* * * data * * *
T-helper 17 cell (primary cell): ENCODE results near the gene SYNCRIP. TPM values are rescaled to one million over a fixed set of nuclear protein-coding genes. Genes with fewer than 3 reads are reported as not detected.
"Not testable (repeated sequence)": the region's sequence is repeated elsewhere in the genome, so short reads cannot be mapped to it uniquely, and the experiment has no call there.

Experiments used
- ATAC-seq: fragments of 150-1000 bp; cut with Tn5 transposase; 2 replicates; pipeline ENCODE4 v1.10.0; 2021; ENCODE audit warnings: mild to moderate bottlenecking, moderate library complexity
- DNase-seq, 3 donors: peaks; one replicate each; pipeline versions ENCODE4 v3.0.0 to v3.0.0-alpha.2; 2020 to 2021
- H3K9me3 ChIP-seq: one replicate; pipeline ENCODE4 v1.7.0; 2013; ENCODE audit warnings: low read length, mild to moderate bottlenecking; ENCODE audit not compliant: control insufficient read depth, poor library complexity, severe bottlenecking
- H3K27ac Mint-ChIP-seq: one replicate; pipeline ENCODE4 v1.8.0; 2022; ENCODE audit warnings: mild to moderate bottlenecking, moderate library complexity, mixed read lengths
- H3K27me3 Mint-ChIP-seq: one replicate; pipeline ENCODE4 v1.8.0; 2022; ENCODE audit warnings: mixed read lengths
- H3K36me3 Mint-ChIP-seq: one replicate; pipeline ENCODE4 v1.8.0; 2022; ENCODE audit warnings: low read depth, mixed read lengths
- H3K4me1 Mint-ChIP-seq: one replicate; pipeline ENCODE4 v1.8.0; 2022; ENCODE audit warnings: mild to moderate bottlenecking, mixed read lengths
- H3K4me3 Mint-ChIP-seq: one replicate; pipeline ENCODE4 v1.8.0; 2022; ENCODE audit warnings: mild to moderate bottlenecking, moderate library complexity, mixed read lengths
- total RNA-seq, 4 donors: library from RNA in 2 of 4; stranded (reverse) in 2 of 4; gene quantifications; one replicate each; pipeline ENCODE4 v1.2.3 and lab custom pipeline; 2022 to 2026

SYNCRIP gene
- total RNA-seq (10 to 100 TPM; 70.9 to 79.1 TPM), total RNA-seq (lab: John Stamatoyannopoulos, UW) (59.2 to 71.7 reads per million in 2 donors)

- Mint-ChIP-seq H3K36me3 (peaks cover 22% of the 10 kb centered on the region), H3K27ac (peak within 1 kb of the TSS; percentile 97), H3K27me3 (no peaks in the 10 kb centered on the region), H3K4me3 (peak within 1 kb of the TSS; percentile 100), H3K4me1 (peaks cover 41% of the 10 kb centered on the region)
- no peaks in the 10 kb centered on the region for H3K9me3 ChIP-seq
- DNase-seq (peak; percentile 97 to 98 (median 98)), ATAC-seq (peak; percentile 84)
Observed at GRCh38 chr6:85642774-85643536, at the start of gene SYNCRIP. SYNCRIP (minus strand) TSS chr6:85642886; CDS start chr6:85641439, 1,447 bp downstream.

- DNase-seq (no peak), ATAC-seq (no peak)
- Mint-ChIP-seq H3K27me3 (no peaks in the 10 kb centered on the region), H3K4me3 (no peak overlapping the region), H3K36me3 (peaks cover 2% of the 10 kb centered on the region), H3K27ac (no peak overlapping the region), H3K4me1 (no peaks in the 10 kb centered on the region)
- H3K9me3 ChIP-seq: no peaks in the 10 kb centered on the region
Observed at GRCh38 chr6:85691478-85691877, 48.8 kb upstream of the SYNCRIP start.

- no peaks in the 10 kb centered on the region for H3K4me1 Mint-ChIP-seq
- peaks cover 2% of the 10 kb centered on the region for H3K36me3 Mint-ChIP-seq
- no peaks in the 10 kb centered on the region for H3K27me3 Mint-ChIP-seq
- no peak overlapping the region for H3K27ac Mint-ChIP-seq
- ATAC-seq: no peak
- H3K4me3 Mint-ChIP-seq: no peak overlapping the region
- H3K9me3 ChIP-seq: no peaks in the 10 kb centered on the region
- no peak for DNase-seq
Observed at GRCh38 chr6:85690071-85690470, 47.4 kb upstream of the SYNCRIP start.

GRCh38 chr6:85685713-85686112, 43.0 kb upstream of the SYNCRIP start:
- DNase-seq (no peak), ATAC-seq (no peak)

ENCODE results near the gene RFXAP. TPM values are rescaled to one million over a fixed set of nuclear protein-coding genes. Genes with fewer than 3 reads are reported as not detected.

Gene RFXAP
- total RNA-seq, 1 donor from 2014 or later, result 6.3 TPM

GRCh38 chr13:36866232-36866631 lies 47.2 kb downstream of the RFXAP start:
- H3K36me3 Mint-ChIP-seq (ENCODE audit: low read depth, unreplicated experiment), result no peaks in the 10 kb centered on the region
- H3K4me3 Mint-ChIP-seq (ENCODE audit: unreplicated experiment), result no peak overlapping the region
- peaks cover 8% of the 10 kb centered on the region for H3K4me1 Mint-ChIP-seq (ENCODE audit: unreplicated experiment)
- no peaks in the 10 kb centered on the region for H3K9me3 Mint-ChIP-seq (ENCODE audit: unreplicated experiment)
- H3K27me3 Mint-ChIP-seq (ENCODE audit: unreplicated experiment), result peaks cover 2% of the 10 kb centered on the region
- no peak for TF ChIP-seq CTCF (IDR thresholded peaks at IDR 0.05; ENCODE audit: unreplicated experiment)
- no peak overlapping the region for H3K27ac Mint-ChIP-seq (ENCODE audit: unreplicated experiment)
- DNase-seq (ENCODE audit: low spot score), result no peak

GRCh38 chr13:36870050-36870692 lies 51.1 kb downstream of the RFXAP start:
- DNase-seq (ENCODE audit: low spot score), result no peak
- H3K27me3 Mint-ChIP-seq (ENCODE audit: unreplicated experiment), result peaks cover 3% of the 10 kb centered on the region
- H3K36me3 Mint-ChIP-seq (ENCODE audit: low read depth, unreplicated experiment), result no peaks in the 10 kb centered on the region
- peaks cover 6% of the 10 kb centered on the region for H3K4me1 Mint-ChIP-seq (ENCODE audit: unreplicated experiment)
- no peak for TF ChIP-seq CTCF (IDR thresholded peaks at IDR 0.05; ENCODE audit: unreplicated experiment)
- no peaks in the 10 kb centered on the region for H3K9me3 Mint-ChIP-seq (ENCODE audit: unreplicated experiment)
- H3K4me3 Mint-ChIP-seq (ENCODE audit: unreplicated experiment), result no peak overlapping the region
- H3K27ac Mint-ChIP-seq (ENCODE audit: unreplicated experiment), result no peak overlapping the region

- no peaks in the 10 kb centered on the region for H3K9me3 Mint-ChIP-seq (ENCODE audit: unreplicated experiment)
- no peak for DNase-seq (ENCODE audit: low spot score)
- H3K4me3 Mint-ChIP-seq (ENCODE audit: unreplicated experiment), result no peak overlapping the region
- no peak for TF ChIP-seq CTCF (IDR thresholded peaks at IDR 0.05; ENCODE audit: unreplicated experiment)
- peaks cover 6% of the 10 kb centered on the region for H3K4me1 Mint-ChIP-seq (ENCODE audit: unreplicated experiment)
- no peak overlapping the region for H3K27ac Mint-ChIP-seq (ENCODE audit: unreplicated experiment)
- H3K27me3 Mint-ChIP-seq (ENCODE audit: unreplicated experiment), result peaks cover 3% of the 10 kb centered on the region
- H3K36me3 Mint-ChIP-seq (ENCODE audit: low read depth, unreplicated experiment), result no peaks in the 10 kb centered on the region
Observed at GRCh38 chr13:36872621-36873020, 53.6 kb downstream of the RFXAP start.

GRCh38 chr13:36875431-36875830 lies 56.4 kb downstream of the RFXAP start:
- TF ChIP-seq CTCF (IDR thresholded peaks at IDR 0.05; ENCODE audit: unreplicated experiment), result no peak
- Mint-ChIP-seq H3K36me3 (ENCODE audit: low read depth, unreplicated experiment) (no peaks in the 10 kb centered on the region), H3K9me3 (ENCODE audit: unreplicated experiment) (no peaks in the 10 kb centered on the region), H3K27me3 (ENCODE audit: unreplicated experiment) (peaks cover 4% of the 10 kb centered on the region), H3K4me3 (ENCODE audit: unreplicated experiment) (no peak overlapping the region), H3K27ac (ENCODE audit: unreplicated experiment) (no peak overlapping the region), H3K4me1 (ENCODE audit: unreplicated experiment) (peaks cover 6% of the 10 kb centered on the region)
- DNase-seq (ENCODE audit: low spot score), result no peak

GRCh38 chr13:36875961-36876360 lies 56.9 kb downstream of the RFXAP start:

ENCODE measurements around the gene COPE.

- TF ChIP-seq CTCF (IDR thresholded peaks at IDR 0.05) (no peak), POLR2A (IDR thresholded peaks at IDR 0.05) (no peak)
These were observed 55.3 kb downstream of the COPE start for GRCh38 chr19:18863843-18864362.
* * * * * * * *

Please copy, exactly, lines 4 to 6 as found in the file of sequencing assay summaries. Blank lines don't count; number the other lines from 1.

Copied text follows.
- ATAC-seq: fragments of 150-1000 bp; cut with Tn5 transposase; 2 replicates; pipeline ENCODE4 v1.10.0; 2021; ENCODE audit warnings: mild to moderate bottlenecking, moderate library complexity
- DNase-seq, 3 donors: peaks; one replicate each; pipeline versions ENCODE4 v3.0.0 to v3.0.0-alpha.2; 2020 to 2021
- H3K9me3 ChIP-seq: one replicate; pipeline ENCODE4 v1.7.0; 2013; ENCODE audit warnings: low read length, mild to moderate bottlenecking; ENCODE audit not compliant: control insufficient read depth, poor library complexity, severe bottlenecking